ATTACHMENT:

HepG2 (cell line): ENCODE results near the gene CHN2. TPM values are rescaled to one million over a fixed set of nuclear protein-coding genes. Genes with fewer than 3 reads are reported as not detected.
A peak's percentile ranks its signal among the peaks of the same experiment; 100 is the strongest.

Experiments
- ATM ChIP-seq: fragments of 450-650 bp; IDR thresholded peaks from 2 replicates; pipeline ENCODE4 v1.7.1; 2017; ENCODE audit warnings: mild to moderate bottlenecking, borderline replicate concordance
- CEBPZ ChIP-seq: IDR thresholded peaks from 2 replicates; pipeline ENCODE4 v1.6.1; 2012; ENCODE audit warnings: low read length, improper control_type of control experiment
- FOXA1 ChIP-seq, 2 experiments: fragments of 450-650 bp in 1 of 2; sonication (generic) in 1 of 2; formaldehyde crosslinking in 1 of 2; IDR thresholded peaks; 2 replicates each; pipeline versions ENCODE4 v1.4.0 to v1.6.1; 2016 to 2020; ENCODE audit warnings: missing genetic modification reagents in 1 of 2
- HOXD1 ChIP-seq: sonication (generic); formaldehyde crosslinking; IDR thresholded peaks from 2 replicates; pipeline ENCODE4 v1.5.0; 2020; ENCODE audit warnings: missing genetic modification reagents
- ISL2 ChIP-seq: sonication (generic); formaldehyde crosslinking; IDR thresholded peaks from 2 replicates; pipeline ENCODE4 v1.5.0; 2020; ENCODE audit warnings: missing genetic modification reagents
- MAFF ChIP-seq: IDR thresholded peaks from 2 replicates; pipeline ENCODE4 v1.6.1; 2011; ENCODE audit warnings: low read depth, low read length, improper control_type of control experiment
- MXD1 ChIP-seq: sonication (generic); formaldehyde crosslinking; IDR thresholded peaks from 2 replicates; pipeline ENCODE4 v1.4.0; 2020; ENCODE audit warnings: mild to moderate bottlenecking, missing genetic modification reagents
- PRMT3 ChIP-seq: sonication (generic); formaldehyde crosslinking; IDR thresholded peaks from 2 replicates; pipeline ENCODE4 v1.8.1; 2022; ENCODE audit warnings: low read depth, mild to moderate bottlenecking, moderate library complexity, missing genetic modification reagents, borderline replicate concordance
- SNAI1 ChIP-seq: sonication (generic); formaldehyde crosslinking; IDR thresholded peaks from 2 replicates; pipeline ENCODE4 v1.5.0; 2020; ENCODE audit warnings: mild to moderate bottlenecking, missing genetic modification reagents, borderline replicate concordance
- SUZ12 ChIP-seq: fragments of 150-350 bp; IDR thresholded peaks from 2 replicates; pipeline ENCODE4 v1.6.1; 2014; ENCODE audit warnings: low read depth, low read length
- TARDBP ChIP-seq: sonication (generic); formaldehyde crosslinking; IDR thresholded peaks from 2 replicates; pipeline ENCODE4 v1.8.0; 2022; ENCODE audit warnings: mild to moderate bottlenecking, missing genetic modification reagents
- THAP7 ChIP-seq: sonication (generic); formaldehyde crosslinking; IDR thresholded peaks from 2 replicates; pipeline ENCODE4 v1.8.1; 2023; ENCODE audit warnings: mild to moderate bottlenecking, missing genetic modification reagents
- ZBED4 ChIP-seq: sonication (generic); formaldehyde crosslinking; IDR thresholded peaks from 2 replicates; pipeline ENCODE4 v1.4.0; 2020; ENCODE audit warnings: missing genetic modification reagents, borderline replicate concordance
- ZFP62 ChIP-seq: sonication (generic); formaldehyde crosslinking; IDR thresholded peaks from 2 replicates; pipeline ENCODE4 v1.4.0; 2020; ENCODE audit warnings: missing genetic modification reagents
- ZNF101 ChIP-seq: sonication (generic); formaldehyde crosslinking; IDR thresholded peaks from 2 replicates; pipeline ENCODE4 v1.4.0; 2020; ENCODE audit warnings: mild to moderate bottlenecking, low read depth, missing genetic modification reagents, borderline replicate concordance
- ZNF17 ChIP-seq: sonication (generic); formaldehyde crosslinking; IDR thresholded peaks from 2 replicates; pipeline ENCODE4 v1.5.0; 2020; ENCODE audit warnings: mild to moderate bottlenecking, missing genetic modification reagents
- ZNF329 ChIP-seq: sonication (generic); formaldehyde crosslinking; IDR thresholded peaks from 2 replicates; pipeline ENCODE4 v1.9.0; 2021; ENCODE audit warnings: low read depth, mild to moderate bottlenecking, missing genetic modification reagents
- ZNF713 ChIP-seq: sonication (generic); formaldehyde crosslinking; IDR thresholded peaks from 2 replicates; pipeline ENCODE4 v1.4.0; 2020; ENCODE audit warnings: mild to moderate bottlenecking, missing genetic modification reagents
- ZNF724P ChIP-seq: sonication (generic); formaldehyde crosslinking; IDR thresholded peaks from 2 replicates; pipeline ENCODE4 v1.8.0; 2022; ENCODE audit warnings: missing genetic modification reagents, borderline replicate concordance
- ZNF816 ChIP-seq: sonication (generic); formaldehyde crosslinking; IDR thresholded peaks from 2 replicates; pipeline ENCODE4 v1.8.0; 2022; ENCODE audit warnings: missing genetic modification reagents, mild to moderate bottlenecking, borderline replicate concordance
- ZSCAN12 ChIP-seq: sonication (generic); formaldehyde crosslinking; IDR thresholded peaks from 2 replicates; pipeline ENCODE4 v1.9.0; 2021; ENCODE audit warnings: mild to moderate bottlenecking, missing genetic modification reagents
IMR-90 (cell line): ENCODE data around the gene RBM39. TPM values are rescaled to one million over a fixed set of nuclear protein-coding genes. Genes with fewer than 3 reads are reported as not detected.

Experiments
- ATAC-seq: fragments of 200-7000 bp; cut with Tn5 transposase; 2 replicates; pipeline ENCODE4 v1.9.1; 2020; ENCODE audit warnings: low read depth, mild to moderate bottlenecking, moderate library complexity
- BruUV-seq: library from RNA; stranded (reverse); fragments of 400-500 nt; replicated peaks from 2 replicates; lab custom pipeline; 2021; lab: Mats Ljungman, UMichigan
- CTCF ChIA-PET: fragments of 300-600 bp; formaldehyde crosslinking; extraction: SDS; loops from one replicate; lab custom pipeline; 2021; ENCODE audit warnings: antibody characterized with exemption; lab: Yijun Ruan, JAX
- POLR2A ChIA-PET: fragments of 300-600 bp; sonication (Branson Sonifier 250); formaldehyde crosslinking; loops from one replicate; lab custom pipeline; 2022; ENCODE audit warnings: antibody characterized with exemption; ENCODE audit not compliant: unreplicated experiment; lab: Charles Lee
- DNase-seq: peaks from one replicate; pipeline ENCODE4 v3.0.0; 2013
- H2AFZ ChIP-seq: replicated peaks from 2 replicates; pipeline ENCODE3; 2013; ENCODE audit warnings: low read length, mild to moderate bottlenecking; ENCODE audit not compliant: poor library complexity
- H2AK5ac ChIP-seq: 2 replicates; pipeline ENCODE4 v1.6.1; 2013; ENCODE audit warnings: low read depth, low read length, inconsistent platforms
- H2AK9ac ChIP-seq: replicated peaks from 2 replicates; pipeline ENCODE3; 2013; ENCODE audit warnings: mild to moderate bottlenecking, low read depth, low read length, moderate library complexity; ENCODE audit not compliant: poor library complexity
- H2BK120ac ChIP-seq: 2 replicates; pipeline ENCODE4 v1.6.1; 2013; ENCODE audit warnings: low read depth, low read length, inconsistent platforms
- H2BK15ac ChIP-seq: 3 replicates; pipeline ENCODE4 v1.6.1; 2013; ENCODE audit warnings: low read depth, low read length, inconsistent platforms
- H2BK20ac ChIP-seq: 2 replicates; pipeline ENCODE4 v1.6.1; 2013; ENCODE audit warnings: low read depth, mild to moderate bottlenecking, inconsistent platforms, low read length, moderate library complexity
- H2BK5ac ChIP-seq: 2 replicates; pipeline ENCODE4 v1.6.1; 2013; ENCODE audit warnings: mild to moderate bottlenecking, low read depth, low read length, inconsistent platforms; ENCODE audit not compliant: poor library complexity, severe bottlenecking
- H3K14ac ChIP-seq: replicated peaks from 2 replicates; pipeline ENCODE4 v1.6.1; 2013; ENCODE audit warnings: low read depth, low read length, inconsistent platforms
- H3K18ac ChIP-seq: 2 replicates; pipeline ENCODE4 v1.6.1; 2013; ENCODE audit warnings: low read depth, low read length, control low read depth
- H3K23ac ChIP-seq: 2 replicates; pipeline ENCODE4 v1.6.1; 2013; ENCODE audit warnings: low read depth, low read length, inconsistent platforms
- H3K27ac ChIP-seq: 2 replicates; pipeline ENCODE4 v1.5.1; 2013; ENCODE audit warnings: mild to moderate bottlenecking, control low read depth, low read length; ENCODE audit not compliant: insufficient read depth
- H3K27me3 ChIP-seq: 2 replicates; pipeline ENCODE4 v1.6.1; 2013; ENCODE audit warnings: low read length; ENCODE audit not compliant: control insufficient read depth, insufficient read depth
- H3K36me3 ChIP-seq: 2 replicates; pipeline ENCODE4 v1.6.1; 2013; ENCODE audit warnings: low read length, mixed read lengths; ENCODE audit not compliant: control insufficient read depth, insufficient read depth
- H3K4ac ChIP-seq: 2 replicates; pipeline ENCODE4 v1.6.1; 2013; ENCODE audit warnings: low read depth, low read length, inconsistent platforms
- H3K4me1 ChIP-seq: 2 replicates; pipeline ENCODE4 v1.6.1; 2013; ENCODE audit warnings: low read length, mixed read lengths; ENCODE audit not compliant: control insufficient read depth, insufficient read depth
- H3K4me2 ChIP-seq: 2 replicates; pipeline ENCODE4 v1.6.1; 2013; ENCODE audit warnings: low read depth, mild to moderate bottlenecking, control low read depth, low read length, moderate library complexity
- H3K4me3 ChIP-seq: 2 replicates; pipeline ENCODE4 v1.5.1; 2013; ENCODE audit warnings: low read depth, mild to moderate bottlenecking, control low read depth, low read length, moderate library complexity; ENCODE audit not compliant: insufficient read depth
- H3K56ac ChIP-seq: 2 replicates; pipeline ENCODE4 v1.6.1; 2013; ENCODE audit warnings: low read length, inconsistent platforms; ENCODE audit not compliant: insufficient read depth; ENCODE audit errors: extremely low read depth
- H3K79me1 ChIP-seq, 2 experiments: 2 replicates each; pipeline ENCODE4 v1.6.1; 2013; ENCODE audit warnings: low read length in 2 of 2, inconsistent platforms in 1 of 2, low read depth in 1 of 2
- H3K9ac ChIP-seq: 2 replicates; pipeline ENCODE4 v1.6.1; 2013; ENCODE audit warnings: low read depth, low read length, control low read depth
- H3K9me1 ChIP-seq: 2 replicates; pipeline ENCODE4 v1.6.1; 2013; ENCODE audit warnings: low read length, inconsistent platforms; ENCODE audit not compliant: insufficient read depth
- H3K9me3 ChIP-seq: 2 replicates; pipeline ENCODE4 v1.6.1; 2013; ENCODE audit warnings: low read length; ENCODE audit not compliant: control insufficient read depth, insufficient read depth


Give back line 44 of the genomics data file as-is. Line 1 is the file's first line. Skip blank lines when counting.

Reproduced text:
- H3K36me3 ChIP-seq: 2 replicates; pipeline ENCODE4 v1.6.1; 2013; ENCODE audit warnings: low read length, mixed read lengths; ENCODE audit not compliant: control insufficient read depth, insufficient read depth